18. I have gingivitis and I’m getting a deep clean treatment in 2 weeks. I have a tingling sensation in one of my incisors bottom teeth. is there anything I can do to strengthen my teeth and I think I have weak enamel and my teeth are yellow. have you got any advice for me

    • My advice is to get on the Complete Mouth Care System as quickly as possible, following all the advice in our booklet- especially about cleaning toothbrushes and how this infection spreads from person to person. You should try and eat healthy, keep drinks to mealtimes, consider probiotics, and end every meal with Zellies mints or gum.
      Gingivitis can quickly become a more serious Periodontal Disease – so you are wise to act quickly – but a dental cleaning is not going to change a thing. This is a bacterial infection and only good sensible home care will end the problem!

  19. where do you get zellies mint or gum from. i live in england

  20. Hey, just wondering about oil pulling and the adverse effects it had for me. After doing it for a month, I am experiencing sensitivity, loosened teeth and transparency on the tips and edges f teeth. Could it ave leach minerals from my teeth and is there anyway to get the colour back and rid of transparency and sensitivity. Regards kiera

    • Yes – I believe it is likely that oil pulling can cause these adverse effects in women, mainly because they have less protein in their saliva. I have a blog about this – and don’t routinely recommend oil pulling. Here is the link: LINK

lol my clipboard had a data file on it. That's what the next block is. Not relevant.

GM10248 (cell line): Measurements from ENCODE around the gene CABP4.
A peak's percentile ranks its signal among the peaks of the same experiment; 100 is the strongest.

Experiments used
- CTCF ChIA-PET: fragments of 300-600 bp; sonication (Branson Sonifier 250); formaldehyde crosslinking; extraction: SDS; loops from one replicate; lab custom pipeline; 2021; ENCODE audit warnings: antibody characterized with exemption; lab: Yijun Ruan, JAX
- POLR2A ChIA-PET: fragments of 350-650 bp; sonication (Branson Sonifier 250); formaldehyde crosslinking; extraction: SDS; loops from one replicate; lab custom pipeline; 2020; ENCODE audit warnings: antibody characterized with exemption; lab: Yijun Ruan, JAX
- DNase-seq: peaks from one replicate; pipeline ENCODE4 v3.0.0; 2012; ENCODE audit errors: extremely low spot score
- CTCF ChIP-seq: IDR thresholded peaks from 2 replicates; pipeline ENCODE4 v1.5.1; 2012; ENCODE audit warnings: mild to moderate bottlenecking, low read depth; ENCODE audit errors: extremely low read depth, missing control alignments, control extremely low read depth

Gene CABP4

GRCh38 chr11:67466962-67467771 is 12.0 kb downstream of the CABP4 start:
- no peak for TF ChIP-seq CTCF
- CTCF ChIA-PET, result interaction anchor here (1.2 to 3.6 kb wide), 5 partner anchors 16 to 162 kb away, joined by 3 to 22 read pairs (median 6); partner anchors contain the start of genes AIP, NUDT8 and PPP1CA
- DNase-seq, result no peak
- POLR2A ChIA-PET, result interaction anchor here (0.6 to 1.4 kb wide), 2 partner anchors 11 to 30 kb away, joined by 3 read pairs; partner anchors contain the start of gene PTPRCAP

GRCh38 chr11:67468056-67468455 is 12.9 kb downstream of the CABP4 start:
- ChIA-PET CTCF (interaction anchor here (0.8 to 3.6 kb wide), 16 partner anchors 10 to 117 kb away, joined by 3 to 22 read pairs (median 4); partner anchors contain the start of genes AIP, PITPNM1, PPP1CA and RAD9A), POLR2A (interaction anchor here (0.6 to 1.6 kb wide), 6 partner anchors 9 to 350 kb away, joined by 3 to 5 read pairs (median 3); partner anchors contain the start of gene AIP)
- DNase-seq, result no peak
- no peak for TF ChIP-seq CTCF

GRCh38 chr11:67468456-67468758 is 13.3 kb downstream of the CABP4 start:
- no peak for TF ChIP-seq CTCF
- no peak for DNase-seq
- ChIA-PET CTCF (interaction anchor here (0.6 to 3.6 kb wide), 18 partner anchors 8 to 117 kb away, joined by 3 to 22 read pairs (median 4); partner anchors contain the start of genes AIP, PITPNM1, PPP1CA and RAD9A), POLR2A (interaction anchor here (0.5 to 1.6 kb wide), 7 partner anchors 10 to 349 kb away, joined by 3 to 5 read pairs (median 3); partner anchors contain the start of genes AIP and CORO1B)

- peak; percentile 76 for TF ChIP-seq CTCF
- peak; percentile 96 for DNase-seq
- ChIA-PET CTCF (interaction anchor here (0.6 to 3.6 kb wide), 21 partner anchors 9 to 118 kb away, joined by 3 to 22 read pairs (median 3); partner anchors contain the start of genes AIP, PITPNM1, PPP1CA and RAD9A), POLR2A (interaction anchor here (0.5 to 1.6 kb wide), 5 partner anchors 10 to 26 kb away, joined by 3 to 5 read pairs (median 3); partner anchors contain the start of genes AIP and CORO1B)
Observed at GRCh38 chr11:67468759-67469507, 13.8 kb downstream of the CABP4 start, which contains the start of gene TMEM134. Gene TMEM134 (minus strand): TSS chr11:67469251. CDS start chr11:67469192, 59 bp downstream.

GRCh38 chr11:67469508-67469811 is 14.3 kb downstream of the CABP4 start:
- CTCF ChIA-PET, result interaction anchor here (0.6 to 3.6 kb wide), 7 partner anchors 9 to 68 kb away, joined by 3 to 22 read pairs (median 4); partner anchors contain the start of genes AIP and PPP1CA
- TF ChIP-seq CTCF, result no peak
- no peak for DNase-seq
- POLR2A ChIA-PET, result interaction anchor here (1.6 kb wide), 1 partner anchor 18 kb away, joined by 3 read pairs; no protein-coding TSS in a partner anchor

21. Sorry , I can’t seem to get into the link. Just wondering can you recommend anything to reverse the damage I ave done. I’m pretty upset over it as it was my own fault, didn’t realise it could have this effect. Do you believe I can fix my teeth. Tanks Kiera

  22. Ah sorry found the blog. You describe it well the effects I am having….my teeth feel raw, like I’ve taken the protective layer off and sensitive and loose and I’m very thirsty?

  23. I only wish I came across your advice before I started oil pulling:(

  24. Just wondering if your system would help in the healing….any advice welcome. Thanks a million. Kiera

  25. How can I get my front tooth white after discoloration from a dead nerve.

    • If your tooth is dead – it needs to have the nerve removed – but I’m assuming this has probably already been done. You never want to leave a dead tooth in the mouth. Once the nerve has been cleaned away – it is recommended to have the tooth crowned immediately. With a front tooth, it’s possible your dentist will suggest that he/ or she crowns this tooth and the adjacent tooth – to make the two look symmetrical and identical in color.